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I was unprepared for how the current revival would affect me
From the moment I heard about Fiddler on the Roof in Yiddish, I knew I had to see it. Just as rereading a favorite book reveals changes in one's perspectives, my encounters with Fiddler have been opportunities to check in with earlier versions of myself. I'd seen the show six times, and even been in it once. With this production especially, I was looking forward to experiencing something new from something familiar. I knew it would be in the language of my grandparents (and my parents on rare occasions when they didn't want my sister and me to know what they were talking about). What I couldn't anticipate was how attending a family reunion a few weeks beforehand would deepen its impact immeasurably.
My history with Fiddler started when I saw the original production in 1966, a 12th birthday gift from my mother. It was my third Broadway musical, after Oliver! and Baker Street. While Fiddler, like the other two, had children in its cast (my parents thought I'd be more interested if there were people my age on stage), it explored more serious themes, and my mother was curious to see how I would react. I was unfamiliar with that part of Jewish history (indeed, with most of it), but when some theatregoers sitting in front of us overheard our conversation during intermission and inquired if I understood what had just happened (the disruption of Motel's and Tzeitel's wedding by the Russian authorities), I solemnly attested that I did. It was around that time that I commenced a crash course in bar mitzvah training, learning everything I needed in a year (and forgetting it in even less time).
My next experience with Fiddler happened soon after, from the other side of the footlights. Having made a splash as Mr. Applegate in Damn Yankees the previous summer at camp, I was cast in an ill-advised and hastily assembled Fiddler with little more than an electric guitar for accompaniment. This was an all-boys camp, and it was decided my talents would best be deployed as Golde, irrespective of the fact that I was larger than the boy playing Tevye and my voice was lower. One feminist contribution I made was in the opening number "Tradition," when I glared at Tevye while delivering the second half of the line, "Who must raise the family and run the home, so Papa's free to read the holy book?" I figured it forecast Golde's feistiness. In every subsequent production I've seen, I've always looked for that line reading, and once in a while, fancy I've caught it.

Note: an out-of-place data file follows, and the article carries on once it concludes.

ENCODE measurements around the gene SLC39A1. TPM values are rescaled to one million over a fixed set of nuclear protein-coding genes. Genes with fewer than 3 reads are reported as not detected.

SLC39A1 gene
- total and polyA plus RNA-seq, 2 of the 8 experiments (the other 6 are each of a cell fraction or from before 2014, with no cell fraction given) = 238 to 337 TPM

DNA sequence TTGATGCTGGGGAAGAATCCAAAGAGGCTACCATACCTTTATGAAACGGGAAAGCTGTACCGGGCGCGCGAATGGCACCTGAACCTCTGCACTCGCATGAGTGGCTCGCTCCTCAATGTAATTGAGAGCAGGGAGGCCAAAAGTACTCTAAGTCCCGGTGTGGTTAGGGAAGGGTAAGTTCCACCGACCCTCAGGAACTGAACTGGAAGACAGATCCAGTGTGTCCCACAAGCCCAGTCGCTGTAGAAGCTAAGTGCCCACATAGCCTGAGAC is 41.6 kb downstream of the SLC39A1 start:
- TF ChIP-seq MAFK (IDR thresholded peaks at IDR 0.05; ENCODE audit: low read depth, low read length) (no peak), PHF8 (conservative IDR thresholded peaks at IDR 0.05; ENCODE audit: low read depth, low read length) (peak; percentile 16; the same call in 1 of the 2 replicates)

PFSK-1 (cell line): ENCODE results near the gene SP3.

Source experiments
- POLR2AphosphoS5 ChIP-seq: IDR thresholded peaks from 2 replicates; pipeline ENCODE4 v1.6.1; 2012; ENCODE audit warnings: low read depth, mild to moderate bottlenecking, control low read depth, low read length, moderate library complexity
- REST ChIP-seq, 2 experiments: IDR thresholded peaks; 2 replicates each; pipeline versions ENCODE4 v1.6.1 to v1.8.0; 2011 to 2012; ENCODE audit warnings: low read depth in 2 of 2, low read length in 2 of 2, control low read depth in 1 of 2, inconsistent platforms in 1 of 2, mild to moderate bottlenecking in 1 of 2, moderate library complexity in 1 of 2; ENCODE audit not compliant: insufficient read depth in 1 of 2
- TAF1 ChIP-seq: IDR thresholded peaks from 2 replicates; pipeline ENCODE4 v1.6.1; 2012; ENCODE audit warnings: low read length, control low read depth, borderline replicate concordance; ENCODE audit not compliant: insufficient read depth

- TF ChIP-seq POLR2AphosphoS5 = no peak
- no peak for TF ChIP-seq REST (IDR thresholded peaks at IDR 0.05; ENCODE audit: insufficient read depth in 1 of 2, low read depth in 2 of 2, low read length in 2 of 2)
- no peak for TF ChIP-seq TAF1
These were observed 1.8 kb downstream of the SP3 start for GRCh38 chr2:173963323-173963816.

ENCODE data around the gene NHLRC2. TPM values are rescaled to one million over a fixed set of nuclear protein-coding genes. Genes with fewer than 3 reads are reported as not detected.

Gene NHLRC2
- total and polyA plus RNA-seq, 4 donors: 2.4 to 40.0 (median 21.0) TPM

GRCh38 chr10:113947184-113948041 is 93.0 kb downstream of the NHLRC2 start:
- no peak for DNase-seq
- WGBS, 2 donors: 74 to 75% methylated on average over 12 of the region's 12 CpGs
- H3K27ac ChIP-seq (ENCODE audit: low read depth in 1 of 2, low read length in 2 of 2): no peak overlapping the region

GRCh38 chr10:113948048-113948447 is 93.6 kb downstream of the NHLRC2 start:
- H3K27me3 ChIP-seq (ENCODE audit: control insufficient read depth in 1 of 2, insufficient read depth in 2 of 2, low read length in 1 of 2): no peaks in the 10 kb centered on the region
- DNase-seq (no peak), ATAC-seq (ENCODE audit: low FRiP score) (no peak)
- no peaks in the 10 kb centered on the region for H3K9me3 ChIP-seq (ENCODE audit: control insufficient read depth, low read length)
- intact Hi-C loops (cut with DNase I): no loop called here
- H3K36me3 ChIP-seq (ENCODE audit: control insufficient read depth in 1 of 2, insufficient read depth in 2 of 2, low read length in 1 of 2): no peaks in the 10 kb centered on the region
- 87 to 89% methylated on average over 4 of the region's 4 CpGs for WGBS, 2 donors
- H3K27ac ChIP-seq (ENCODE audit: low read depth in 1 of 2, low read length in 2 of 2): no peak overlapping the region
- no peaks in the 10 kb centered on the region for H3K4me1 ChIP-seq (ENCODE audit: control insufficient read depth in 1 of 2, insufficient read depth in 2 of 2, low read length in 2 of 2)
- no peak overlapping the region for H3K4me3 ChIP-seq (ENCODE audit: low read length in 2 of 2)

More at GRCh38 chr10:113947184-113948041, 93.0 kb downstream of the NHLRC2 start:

In the intervening 50 years, Fiddler would drop into my life periodically via Broadway revivals. I missed the first, when Zero Mostel brought it back in 1976, but I saw all the others: in 1981 with Herschel Bernardi as Tevye and Maria Karnilova as Golde; in 1990 with Topol and Marcia Lewis; in 2004 with Alfred Molina and Randy Graff (and, later in the run, Harvey Fierstein and Rosie O'Donnell); and in 2015 with Danny Burstein and Jessica Hecht. All these later encounters with Fiddler were akin to trying on an old suit and finding it still fits. The next one turned out to be another suit entirely.